1.5 million recycled plastic bottles were used to build this nine-story structure in Taipei

The building is made of Polli-Brick, a building material that comes from 100% recycled Polyethylene Terephthalate Polymer.

May 16, 2017 |

Photo courtesy of Miniwiz

Plastic represents a bit of a nodus for the world: as useful as the material is, it can be take a toll on the environment when it isn’t disposed of correctly. Miniwiz, a company founded by architect and structural engineers Arthur Huang and JarvisLiu, is trying to find easier, more practical solutions for recycling and reusing materials like plastic that often times find their way into landfills or the environment.

Take the EcoArk Pavilion in Taipei, for example, which uses 1.5 million recycled plastic bottles throughout its design.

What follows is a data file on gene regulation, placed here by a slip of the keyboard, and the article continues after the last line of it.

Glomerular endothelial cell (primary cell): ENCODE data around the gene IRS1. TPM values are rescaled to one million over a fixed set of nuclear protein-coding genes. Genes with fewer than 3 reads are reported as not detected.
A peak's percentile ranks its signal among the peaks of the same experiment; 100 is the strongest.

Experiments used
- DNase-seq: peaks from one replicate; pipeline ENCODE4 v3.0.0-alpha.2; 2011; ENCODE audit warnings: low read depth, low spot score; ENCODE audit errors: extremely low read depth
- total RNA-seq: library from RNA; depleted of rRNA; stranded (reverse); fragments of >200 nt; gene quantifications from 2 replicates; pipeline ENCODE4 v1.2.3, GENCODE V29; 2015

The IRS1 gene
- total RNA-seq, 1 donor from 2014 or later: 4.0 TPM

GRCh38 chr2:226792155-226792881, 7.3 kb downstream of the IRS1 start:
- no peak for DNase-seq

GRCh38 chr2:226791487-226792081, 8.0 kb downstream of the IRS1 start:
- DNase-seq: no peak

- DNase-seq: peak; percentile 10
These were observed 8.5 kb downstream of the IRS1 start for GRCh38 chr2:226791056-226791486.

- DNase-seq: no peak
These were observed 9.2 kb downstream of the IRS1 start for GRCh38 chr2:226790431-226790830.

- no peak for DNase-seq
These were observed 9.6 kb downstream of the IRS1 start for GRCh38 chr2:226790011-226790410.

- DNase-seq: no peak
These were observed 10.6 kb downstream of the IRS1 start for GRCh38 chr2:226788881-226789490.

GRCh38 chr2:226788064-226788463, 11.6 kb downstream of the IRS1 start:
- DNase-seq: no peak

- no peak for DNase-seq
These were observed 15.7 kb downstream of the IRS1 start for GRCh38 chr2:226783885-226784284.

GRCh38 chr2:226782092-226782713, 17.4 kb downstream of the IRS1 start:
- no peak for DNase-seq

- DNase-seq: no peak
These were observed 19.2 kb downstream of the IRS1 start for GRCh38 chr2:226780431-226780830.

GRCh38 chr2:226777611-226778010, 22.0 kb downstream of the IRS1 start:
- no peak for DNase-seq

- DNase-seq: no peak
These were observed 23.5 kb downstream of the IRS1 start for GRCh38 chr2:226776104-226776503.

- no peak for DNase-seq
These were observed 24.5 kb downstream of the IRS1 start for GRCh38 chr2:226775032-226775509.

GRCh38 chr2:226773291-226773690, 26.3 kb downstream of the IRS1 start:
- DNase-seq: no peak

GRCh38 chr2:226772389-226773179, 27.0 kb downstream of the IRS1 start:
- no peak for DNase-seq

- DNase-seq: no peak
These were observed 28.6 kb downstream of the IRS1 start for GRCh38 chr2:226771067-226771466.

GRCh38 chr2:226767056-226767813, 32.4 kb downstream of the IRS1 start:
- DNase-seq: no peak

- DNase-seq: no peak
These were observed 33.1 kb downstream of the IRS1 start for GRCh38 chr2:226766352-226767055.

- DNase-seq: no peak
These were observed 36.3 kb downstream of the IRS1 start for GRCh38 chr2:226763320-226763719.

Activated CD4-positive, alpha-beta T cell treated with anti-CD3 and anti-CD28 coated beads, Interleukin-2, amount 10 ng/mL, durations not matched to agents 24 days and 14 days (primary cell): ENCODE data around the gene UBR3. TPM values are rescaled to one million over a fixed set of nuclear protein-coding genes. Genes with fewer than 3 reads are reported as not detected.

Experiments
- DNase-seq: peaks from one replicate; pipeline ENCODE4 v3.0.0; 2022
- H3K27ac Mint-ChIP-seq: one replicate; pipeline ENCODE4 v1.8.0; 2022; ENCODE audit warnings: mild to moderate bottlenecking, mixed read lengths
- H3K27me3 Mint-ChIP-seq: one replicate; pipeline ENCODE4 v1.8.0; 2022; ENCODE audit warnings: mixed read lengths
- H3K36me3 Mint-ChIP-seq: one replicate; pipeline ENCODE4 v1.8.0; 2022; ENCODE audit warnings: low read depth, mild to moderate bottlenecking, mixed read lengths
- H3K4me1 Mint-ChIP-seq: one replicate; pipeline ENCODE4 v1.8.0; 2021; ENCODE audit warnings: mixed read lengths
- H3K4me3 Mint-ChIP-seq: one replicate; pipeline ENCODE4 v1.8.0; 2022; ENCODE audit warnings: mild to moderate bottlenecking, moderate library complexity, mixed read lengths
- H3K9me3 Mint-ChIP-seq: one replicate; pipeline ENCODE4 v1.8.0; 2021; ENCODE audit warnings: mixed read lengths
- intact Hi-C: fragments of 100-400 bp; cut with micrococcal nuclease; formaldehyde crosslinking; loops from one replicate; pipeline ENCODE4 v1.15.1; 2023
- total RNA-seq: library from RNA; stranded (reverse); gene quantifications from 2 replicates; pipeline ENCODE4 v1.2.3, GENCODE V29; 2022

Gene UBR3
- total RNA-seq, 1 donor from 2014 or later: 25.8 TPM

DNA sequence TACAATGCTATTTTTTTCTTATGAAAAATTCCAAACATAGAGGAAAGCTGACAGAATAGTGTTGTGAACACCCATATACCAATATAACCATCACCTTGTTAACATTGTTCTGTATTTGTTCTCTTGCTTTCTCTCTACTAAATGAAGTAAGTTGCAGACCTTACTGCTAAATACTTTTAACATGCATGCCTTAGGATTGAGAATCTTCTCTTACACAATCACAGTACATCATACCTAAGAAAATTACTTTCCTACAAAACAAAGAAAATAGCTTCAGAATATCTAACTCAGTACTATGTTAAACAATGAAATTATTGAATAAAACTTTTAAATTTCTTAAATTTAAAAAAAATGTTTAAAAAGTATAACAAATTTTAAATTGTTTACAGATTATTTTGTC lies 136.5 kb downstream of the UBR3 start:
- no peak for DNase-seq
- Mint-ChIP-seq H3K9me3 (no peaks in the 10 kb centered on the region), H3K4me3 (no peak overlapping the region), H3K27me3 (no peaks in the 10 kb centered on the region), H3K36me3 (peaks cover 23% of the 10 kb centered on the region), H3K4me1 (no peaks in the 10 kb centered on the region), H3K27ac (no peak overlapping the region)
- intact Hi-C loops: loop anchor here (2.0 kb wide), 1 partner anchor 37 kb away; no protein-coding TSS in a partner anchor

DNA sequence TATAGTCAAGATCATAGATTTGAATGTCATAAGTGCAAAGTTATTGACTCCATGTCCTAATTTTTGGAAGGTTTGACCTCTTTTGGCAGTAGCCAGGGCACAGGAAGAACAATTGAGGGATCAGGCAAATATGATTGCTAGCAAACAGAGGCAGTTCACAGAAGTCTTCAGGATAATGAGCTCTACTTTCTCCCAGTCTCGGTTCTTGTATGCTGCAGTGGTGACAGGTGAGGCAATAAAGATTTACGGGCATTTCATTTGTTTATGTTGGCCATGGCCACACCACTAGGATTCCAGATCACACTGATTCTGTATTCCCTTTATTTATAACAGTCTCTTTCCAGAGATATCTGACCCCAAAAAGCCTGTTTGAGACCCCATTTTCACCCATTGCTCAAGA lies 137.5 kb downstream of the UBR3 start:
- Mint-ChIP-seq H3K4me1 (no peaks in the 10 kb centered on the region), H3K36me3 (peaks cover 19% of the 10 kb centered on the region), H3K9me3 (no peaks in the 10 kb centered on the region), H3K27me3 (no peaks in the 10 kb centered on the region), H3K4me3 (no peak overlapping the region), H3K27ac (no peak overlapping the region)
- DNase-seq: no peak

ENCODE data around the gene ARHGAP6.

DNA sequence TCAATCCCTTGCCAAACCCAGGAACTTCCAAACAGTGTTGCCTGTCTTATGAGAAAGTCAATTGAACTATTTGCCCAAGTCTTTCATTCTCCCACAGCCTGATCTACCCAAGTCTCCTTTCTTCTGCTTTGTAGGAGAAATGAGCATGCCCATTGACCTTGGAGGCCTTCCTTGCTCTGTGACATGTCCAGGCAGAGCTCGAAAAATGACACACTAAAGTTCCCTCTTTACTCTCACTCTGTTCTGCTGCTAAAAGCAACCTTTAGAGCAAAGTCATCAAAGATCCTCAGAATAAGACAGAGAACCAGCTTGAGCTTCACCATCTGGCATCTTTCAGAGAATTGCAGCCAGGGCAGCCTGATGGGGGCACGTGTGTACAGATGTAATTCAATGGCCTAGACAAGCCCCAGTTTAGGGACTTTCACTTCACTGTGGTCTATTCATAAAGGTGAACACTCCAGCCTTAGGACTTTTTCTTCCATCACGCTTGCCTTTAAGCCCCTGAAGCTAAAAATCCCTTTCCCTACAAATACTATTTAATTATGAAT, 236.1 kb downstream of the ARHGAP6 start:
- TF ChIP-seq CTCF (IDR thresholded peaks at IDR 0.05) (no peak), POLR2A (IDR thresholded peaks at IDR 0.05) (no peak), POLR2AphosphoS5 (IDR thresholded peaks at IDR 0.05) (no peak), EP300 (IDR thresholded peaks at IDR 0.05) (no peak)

The nine-story structure represents the first fully functional, public building made of Polli-Brick, a building material made from 100% recycled Polyethylene Terephthalate Polymer. It is translucent, naturally insulated, and durable and uses a 3D honeycomb self-interlocking structure that eliminates the need for chemical adhesives. Polli-Brick is extremely lightweight and is just 1/5 the weight of standard curtain wall systems.

The EcoArk Pavilion uses Polli-Brick throughout its public spaces, which cover an area the size of size basketball courts. These public spaces are kept cool thanks to a combination of natural ventilation, an exterior waterfall that bathes the structure in water collected during rainstorms, and Polli-Brick’s high insulation properties. The building also uses embedded solar power to run the LED lighting systems at night. All of these aspects mean the building operates with a zero-carbon footprint.

Despite weighing 50% less than a conventional building, the EcoArk Pavilion is fire-resistant and strong enough to withstand high winds.

Originally constructed in 2010 for the Taipei International Flora Exposition, the structure has since been converted into a public museum.

 

Courtesy Forgemind ArchiMedia, flickr Creative Commons

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